VATICAN CITY, MAR 17, 2000 (VIS) - Holy See Press Office Director
   Joaquin Navarro-Valls held a briefing this morning on Pope John
   Pauls's trip to the Holy Land, which starts on Monday, March 20. He
   listed a few changes and additions to the Pope's itinerary,
   highlighted the elements needed to understand this 91st foreign trip
   of the Holy Father's pontificate, and answered questions posed by
   One addition to the Pope's itinerary, said Navarro-Valls, occurs in
   Jordan where he will make a brief personal visit to Al-Maghtas
   (immersion, or pool) in the Jordan Valley near Jericho. Nearby there
   is a Greek Orthodox monastery where, since the fourth century, the
   Baptism of Jesus has been commemorated.
   On Thursday, March 23, the Holy Father will concelebrate mass with 12
   bishops and the cardinals of the papal party in the Chapel of the
   Cenacle in Jerusalem, after which he will sign this year's Holy
   Thursday Letter to Priests.
   Navarro-Valls also indicated that on March 23, the diplomatic corps
   and at least half of the Israeli Knesset or parliament will be present
   during the meeting between the Pope and the president of Israel.
   Afterwards, when the Pope goes to the Hall of Remembrance of Yad
   Vashem, there will be two rabbis present and about 20 Polish Holocaust
   survivors from the Pope's home town of Wadowice. Inside there will be
   a brief ceremony, following which the parties will go outside where
   the Pope will give a speech.
   He pointed out that on March 24, while the Holy Father is meeting with
   Israeli Prime Minister Ehud Barak, one of the cardinals in the papal
   entourage will accompany a government official to a wooded area which
   will be named for John Paul II.
   On Saturday, March 25, the day of the papal Mass in Nazareth, the Holy
   Father, in his popemobile, will go through a Muslim neighborhood in
   Nazareth, according to the press office director.
   He underscored the importance of using the term "pilgrimage" to
   describe this trip to the Holy Land, as well as last month's papal
   trip to Egypt and Mount Sinai. This term, he stated, defines the very
   nature of the trip.
   Navarro-Valls then listed four aspects which must be born in mind to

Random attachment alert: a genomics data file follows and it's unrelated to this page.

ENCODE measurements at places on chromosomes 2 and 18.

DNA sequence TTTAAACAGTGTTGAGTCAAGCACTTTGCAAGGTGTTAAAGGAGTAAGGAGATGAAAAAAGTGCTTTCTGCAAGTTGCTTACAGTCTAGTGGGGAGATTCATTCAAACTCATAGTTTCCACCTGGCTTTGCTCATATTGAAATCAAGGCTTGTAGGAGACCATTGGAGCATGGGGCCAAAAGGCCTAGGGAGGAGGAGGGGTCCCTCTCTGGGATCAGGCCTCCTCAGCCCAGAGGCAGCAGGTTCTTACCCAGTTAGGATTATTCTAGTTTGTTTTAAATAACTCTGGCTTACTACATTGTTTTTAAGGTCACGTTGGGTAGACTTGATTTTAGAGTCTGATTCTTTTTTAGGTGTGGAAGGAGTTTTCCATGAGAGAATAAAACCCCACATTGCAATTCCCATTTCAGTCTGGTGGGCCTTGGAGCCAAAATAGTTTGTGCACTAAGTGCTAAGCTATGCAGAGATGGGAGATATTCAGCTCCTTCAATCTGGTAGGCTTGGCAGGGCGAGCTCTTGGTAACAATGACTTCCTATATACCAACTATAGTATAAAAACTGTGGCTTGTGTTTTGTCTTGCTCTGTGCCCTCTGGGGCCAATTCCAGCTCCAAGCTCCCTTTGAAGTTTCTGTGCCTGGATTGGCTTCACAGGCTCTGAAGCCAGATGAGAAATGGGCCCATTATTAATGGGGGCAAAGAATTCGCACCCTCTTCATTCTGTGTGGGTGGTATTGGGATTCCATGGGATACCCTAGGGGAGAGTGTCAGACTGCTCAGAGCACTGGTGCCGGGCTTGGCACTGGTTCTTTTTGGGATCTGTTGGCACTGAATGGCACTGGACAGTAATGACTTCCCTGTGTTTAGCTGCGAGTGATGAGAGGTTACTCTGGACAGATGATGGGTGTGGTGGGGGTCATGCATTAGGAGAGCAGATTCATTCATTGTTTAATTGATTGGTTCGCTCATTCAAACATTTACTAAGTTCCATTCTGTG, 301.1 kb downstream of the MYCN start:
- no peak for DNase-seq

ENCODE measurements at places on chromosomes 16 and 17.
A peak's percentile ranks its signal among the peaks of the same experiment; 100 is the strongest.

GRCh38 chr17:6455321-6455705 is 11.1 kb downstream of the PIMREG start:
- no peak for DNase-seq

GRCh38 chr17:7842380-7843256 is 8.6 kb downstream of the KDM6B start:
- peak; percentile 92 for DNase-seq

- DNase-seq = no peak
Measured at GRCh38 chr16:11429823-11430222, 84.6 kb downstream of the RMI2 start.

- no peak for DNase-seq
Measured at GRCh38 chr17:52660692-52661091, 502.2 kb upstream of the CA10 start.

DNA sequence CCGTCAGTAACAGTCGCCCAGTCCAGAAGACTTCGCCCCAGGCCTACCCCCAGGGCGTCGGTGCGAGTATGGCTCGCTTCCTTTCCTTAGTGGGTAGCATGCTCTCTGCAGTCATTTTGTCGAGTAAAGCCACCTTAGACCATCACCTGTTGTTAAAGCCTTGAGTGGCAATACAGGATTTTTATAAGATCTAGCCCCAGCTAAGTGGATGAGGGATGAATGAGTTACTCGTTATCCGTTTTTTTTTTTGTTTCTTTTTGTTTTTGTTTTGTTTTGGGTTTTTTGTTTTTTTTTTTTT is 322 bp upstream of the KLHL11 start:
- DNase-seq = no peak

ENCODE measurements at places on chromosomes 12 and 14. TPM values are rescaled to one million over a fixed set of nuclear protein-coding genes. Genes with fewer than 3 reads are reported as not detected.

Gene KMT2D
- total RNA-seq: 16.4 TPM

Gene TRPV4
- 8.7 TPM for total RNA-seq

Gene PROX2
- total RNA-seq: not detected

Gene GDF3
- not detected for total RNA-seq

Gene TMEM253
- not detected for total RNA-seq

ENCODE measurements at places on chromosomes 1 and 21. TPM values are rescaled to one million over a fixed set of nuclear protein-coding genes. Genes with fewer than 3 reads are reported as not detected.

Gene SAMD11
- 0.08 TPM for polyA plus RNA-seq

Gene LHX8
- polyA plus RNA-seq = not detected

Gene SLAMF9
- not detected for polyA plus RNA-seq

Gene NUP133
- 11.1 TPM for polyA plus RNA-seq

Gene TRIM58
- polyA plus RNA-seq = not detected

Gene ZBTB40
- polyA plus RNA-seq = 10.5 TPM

understand the meaning of this trip. He said that the Pope wishes this
   to be a pilgrimage to Biblical sites linked with the life of Jesus and
   a return, in a way, "to the roots of our faith," a continuation of the
   paths he has undertaken in the search for Christian unity and for
   interreligious dialogue, and lastly, a step forward in the search for
   peace in the Middle East.
   The fact that this is a pilgrimage, said the director, explains the
   great number of personal and private visits which the Holy Father will
   make during his stay. "He wishes to pray in these places and to bring
   the Church with him into the Third Millennium, following in the steps
   of Jesus." This was what was stressed to all the officials with whom
   we dealt in preparing for the pilgrimage, said Navarro-Valls.
   Saying that the Pope "is going to Israel as a friend of the Jewish
   people," he pointed to the friendly relations which Pope John Paul has
   with the Jews and underscored how, throughout his life and
   pontificate, "the Pope has told Catholics that anti-semitism and any
   form of racism is a sin." It was during John Paul II's pontificate
   that the Holy See and Israel established diplomatic relations.
   "The Pope is also going to the territories of the Palestinian National
   Authority as a friend of the Palestinian people," Navarro-Valls added.
   "He is going as the Pope who more than once has spoken of the right of
   Palestinians to a 'homeland'. In his homily the first Christmas that
   he was Pope, the Christmas of 1978, the Pope had already spoken of his
   desire to go to Bethlehem."
   Turning to the ecumenical dimension of the Holy Father's trip, he
   noted that, while the Church was founded here, the complete unity that
   Christ intended for His followers does not exist yet. The Pope, he
   said, hopes to pursue the path of ecumenical talks, in particular
   during his meeting in the Orthodox Patriarchate in Jerusalem, and with
   the religious leaders of all the Christian Churches. On Sunday, March
   26, the Pope will visit the Armenian Patriarch.
   Navarro-Valls then pointed to the inter-religious aspect of this trip,
   highlighting that Jerusalem is a sacred city for followers of the
   three monotheistic religions; Jews, Christians and Muslims. "The Pope
   thinks," he said, "that religions must play a more determining role in
   the efforts made to establish a just and lasting peace" in the region.
   Quoting what he termed "a serious and well done Gallup poll" on the
   Pope's visit to the Holy Land, Navarro-Valls said that most Israelis
   believe that John Paul II is coming to either influence the Middle
   East peace process or spread a message of peace and dialogue.
   Calling it "an exceptional fact," Navarro-Valls affirmed that the
   Pope's trip will include an inter-religious encounter. A rabbi and a
   Muslim religious leader will attend.
   What cannot be overlooked, said the director, is that this pilgrimage
   also includes a visit to the local Church. He underlined the Mass on
   the Mount of Beatitudes as a singularly important event for Catholics.